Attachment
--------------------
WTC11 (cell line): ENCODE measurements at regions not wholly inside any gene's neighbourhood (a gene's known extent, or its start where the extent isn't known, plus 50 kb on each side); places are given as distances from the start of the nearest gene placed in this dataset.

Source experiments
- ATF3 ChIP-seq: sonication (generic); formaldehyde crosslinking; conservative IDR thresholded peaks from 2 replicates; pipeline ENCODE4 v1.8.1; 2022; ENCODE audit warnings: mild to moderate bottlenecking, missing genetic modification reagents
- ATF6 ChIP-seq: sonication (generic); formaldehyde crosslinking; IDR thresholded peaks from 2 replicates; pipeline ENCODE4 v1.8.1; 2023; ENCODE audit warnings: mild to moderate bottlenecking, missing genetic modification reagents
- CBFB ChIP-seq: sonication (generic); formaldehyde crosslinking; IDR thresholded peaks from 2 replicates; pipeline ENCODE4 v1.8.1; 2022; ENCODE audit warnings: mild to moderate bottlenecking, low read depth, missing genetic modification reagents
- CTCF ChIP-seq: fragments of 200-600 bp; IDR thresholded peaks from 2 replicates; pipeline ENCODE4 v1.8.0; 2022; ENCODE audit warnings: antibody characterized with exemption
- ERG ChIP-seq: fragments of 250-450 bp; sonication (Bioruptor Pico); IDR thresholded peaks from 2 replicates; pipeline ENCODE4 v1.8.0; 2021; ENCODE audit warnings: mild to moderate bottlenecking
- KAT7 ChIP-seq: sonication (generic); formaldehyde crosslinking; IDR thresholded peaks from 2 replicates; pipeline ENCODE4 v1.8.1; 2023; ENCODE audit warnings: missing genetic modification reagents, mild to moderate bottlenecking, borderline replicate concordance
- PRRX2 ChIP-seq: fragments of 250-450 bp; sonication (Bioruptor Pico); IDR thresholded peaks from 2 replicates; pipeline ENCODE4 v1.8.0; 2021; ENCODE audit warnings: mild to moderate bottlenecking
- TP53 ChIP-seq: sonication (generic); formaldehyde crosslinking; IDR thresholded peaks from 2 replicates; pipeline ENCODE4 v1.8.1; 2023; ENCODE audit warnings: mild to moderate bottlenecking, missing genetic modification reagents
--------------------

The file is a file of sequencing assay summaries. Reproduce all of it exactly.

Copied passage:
WTC11 (cell line): ENCODE measurements at regions not wholly inside any gene's neighbourhood (a gene's known extent, or its start where the extent isn't known, plus 50 kb on each side); places are given as distances from the start of the nearest gene placed in this dataset.

Source experiments
- ATF3 ChIP-seq: sonication (generic); formaldehyde crosslinking; conservative IDR thresholded peaks from 2 replicates; pipeline ENCODE4 v1.8.1; 2022; ENCODE audit warnings: mild to moderate bottlenecking, missing genetic modification reagents
- ATF6 ChIP-seq: sonication (generic); formaldehyde crosslinking; IDR thresholded peaks from 2 replicates; pipeline ENCODE4 v1.8.1; 2023; ENCODE audit warnings: mild to moderate bottlenecking, missing genetic modification reagents
- CBFB ChIP-seq: sonication (generic); formaldehyde crosslinking; IDR thresholded peaks from 2 replicates; pipeline ENCODE4 v1.8.1; 2022; ENCODE audit warnings: mild to moderate bottlenecking, low read depth, missing genetic modification reagents
- CTCF ChIP-seq: fragments of 200-600 bp; IDR thresholded peaks from 2 replicates; pipeline ENCODE4 v1.8.0; 2022; ENCODE audit warnings: antibody characterized with exemption
- ERG ChIP-seq: fragments of 250-450 bp; sonication (Bioruptor Pico); IDR thresholded peaks from 2 replicates; pipeline ENCODE4 v1.8.0; 2021; ENCODE audit warnings: mild to moderate bottlenecking
- KAT7 ChIP-seq: sonication (generic); formaldehyde crosslinking; IDR thresholded peaks from 2 replicates; pipeline ENCODE4 v1.8.1; 2023; ENCODE audit warnings: missing genetic modification reagents, mild to moderate bottlenecking, borderline replicate concordance
- PRRX2 ChIP-seq: fragments of 250-450 bp; sonication (Bioruptor Pico); IDR thresholded peaks from 2 replicates; pipeline ENCODE4 v1.8.0; 2021; ENCODE audit warnings: mild to moderate bottlenecking
- TP53 ChIP-seq: sonication (generic); formaldehyde crosslinking; IDR thresholded peaks from 2 replicates; pipeline ENCODE4 v1.8.1; 2023; ENCODE audit warnings: mild to moderate bottlenecking, missing genetic modification reagents